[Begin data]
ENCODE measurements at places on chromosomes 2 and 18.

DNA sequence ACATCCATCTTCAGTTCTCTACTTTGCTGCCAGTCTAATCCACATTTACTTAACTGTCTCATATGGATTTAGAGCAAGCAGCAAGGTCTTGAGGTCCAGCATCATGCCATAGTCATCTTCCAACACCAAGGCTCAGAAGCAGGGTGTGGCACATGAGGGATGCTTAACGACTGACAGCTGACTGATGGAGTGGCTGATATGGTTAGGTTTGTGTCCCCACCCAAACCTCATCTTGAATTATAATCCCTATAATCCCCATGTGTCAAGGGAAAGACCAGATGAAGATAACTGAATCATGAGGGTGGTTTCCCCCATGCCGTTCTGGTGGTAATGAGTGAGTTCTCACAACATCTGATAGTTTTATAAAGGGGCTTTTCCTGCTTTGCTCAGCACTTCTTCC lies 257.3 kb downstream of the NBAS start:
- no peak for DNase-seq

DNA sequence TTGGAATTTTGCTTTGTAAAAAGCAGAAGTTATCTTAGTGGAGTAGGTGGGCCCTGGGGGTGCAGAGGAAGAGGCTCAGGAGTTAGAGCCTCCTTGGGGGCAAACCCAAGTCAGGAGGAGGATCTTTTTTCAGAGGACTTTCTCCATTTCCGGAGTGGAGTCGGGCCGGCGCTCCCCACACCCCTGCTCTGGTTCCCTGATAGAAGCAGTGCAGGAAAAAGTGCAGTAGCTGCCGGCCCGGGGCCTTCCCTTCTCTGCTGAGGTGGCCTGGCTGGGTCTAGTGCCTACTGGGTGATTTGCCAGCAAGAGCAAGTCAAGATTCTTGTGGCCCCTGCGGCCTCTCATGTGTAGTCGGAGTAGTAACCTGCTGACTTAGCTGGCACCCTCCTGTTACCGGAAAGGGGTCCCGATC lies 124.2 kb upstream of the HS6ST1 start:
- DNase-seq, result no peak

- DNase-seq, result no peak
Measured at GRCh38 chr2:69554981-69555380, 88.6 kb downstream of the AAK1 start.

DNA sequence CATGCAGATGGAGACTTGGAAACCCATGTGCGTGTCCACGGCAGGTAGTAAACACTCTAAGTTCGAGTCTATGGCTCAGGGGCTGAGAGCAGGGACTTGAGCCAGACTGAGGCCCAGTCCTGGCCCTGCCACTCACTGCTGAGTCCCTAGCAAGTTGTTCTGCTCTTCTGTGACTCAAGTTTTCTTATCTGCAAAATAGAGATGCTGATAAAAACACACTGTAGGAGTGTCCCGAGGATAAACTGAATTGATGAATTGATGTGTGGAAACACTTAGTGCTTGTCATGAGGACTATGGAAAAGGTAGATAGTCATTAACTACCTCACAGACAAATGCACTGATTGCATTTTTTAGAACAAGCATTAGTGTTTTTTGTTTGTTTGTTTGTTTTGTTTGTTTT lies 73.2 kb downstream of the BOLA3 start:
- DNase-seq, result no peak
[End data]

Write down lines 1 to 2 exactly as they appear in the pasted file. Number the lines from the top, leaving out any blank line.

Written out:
ENCODE measurements at places on chromosomes 2 and 18.

DNA sequence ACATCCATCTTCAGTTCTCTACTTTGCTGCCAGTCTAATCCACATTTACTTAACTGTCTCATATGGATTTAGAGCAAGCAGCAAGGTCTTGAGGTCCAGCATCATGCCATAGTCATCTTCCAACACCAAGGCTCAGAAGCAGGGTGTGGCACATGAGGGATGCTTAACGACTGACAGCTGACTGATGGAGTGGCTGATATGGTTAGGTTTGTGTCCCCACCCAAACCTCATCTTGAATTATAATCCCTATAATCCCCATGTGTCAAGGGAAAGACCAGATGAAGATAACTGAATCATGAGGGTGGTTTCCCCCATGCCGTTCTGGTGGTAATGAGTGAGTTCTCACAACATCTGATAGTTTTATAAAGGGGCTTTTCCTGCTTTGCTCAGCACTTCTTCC lies 257.3 kb downstream of the NBAS start: